The flipside to that performance is a lack of comfort and convenience. In addition to a relative lack of space, the rear window is just a slit, and the adjustable suspension feels stiff in the base setting and stiffer yet in Sport mode. This is a great car to drive on smooth roads, but you’d probably grow weary of it on rough roads. If you are looking for space to go with performance, the Porsche Panamera is a better, but far less attractive, choice.
2016 DB9 GT
Base Price: $199,950
Performance: 0 to 60 mph: 4.4 seconds, 183 mph max speed
The DB cars have been the backbone of the Aston Martin lineup since the early 1950s, and the DB9 has carried on that tradition with style. As it nears replacement next year, the DB9 becomes the DB9 GT for 2016 while getting some extensive upgrades. The output of the 5.9-liter V-12 increases from 510 to 540 horsepower, and the interior changes over to the AMi II touch-sensitive infotainment system. On the outside, the DB9 GT also gets black paint on the splitter and diffuser, revised headlights and taillights, new 10-spoke 20-inch wheels, and black anodized brake calipers.
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From behind the wheel, this 2+2 ground tourer is different than any car you've ever driven. The steering is firmer and quicker than anything this side of a race car. The carbon ceramic brakes are so strong that they grab quickly and stop you short if you don't feather them just right. In the European tradition, they also squeak, which Americans will find annoying.
Like other Aston Martins, the DB9 GT sends its power to a rear transaxle, via a carbon fiber driveshaft. The transmission is a six-speed automatic that is fairly responsive but doesn’t deliver the quick, crisp shifts of competitors’ dual-clutch gearboxes. With the engine set back in a front-mid-engine design and the transmission's weight on the rear axle, the DB9 GT has a near perfect front-to-rear weight balance.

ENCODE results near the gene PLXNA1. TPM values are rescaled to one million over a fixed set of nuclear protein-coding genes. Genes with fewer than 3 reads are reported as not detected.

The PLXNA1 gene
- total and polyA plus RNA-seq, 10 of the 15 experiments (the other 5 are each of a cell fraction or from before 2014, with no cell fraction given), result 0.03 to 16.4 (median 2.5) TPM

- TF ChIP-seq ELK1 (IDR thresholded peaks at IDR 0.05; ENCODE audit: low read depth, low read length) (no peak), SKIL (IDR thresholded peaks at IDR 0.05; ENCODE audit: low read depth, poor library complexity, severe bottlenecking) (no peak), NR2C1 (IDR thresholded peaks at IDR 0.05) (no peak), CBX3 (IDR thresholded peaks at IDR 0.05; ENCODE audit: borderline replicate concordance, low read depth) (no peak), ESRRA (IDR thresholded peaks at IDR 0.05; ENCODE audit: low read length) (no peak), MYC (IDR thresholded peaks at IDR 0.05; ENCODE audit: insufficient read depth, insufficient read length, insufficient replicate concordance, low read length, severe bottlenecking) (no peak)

Hustling through the Santa Monica Mountain roads, the DB9 GT rotated far more willingly than the Rapide. After some initial trepidation, I got into a nice rhythm and played around with kicking the tail out in sharp corners. The car responded predictably, and provided a lot of feedback. Those are two traits you want in a grand tourer.
Base Price: $288,950
Performance: 0 to 60 mph: 3.6 seconds, 201 mph max speed
The Vanquish is basically the DB9 turned up to 11. The 5.9-liter V-12 has 28 more horsepower (for a total of 568), the body is carbon fiber, the transmission is a ZF eight-speed automatic instead of the six-speed, and the car is outfitted with a host of extra features. It is odd, however, that Aston Martin uses a Garmin navigation system. The small screen and cartoonish graphics look out of place in such an expensive car.